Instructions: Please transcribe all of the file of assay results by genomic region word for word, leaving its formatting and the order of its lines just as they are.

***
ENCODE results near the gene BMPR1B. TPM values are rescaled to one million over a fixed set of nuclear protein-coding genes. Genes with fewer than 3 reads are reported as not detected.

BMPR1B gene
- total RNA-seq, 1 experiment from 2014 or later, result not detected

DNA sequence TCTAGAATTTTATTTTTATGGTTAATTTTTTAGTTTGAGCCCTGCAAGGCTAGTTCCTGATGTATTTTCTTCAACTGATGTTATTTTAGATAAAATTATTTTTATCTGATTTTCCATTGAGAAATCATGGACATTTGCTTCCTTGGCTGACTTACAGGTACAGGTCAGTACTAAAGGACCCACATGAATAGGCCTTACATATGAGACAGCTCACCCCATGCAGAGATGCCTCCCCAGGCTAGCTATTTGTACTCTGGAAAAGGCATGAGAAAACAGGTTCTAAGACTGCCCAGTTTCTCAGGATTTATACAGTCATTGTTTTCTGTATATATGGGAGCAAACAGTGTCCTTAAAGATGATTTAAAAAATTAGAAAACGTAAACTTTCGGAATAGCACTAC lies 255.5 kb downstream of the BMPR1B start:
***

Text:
ENCODE results near the gene BMPR1B. TPM values are rescaled to one million over a fixed set of nuclear protein-coding genes. Genes with fewer than 3 reads are reported as not detected.

BMPR1B gene
- total RNA-seq, 1 experiment from 2014 or later, result not detected

DNA sequence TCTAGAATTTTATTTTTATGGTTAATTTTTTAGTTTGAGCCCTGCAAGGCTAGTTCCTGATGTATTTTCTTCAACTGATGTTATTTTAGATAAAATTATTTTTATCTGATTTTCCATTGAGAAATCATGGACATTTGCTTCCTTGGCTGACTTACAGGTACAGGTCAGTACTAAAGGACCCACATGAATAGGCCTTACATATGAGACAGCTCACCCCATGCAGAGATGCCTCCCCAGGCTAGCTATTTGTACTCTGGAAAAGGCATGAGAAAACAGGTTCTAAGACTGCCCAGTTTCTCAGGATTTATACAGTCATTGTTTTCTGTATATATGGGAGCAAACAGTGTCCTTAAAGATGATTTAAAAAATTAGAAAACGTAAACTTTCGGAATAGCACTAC lies 255.5 kb downstream of the BMPR1B start: